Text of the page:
Mark’s Miracles Mystery

Have you ever experienced something good from God that answered your every prayer .. and then was told to keep it a secret? I think that’d drive me crazy. But often times, that’s exactly what Jesus did.

In the Gospel of Mark, we see quite a few times that Jesus told people to not mention the great things He had done. Here’s Mark’s take on miracle testimonials:

  •  demons are not allowed to testify, even though their testimony is true:
    [+]And immediately there was in their synagogue a man with an unclean spirit. And he cried out, “What have you to do with us, Jesus of Nazareth? Have you come to destroy us? I know who you are-the Holy One of God.” But Jesus rebuked him, saying, “Be silent, and come out of him!”  (Mark 1:23-25) .. [+]And he healed many who were sick with various diseases, and cast out many demons. And he would not permit the demons to speak, because they knew him.   (Mark 1:34) see also Mk 3:12, Luke 4:41
  • Cured people are not allowed to testify:
    [+]and said to him, “See that you say nothing to anyone, but go, show yourself to the priest and offer for your cleansing what Moses commanded, for a proof to them.”  (Mark 1:44)
  • Parents of resurrected daughters aren’t allowed to testify:
    [+]And he strictly charged them that no one should know this, and told them to give her something to eat.   (Mark 5:43)
  • An ex-deaf man disobeys Jesus and puts his newfound talent to (mis?)use:
    [+]And his ears were opened, his tongue was released, and he spoke plainly. And Jesus charged them to tell no one. But the more he charged them, the more zealously they proclaimed it.  (Mark 7:35-36)
  • An ex-blind man is told to avoid the crowds (ostensibly so he wouldn’t testify):
    [+]Then Jesus laid his hands on his eyes again; and he opened his eyes, his sight was restored, and he saw everything clearly. And he sent him to his home, saying, “Do not even enter the village.”   (Mark 8:25-26)
  • Confessing disciples aren’t allowed to testify:
    [+]And he asked them, “But who do you say that I am?” Peter answered him, “You are the Christ.” And he strictly charged them to tell no one about him.   (Mark 8:29-30)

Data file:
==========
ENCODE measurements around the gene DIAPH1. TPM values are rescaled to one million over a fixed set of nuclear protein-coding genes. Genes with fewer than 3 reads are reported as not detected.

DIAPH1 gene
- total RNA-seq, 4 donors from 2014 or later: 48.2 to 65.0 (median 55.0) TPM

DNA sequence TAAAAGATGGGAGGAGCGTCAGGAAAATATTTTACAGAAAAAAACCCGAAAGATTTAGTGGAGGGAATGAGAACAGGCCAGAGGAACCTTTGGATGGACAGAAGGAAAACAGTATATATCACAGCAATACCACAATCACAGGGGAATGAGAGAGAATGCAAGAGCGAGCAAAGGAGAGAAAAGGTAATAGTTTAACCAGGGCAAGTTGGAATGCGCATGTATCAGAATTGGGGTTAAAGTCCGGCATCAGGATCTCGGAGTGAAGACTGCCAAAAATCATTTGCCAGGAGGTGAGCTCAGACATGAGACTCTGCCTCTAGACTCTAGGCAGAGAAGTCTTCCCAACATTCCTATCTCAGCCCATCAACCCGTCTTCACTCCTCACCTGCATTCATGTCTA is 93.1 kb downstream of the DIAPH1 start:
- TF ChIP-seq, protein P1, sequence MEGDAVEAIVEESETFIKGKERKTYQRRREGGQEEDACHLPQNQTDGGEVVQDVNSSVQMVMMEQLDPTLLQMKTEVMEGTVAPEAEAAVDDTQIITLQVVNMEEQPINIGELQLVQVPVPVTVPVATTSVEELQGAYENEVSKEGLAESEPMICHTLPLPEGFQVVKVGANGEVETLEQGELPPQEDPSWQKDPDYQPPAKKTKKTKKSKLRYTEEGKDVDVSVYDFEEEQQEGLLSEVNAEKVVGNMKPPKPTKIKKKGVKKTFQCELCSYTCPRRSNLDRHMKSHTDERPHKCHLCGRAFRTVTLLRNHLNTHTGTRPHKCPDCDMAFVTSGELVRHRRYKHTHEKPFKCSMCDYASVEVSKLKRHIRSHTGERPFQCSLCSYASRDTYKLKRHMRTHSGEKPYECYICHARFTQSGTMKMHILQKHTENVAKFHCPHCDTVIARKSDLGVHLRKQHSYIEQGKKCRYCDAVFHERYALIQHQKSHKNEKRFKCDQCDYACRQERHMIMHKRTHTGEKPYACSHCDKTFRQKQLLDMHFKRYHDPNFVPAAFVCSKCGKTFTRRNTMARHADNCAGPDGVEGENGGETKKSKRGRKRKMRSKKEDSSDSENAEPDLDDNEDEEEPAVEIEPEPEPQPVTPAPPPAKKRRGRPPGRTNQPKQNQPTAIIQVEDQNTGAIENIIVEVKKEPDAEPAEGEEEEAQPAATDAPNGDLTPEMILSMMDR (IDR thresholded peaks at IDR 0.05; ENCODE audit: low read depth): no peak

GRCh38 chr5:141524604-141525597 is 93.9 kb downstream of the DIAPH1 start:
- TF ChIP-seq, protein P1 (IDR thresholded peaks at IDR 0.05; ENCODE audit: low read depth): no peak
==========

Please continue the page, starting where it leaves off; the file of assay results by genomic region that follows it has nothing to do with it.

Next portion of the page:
• Transfiguration witnesses are prohibited from telling:
    [+]And as they were coming down the mountain, he charged them to tell no one what they had seen, until the Son of Man had risen from the dead. So they kept the matter to themselves, questioning what this rising from the dead might mean.  (Mark 9:9-10)
  • Let’s pause and reflect on this next one for a sec. It appears Jesus didn’t care for people having heard a testimony about Him:
    [+]And Simon and those who were with him searched for him, and they found him and said to him, “Everyone is looking for you.” And he said to them, “Let us go on to the next towns, that I may preach there also, for that is why I came out.”  (Mark 1:36-38) In other words… when people heard about Him, rather than go to the crowds that were looking for Him, He preferred to go to another city where, apparently, they hadn’t heard about Him.
  • But get this: an ex-demoniac, disciple wannabe (4 chapters earlier) is *commanded* to testify:
    [+]As he was getting into the boat, the man who had been possessed with demons begged him that he might be with him. And he did not permit him but said to him, “Go home to your friends and tell them how much the Lord has done for you, and how he has had mercy on you.”  (Mark 5:18-19)

Trying to wrap all this up is proving a bit interesting.

  • What would account for why Jesus would prohibit demons from testifying about Him? (Apparently He had no use for people/demons of ill repute testifying on His behalf, even if what they were saying was 100% true)
  • Why would He prohibit the majority of people (even His own disciples) from testifying about Him?
  • Why would He make an exception for the one ex-demoniac?
  • Why would He avoid crowds that were looking for Him? (And if He wanted to avoid crowds, why go to other cities only to generate new crowds?)
  • Why prohibit news of the transfiguration till after His resurrection?
  • Were all other gag-orders revoked after His resurrection? (Having thought about this for all of 20 seconds, I know of no place in the Bible where the other gag-orders are revoked! We might want to think about that for a bit.)
  • If these gag-orders aren’t revoked, should we be telling everybody and their brother about the miracles Jesus did?
  • Or should we just stick to preaching to the masses what He preached to the masses (Thankfully, Mark records this for us: [+] “The time is fulfilled, and the kingdom of God is at hand; repent and believe in the gospel.”   Mark 1:15)

I think it’s pretty easy to see that wildfire news of His miracles trumped news of His Gospel proclamation, and He didn’t want these miracles to get in the way of His message. And when they did, He moved on.

We might not do miracles these days, but what about our good works?

Does our feeding the hungry / clothing the poor / healing the sick / etc / get in the way of our Gospel proclamation?

When people flock to us for this/that/theother good thing, should we, like Jesus, move on and look for people more interested in the Gospel than goodness?

And we should note that this is a pretty major theme running throughout Mark’s gospel. Almost every miracle comes with these strings attached. So.. why is no one preaching about this?

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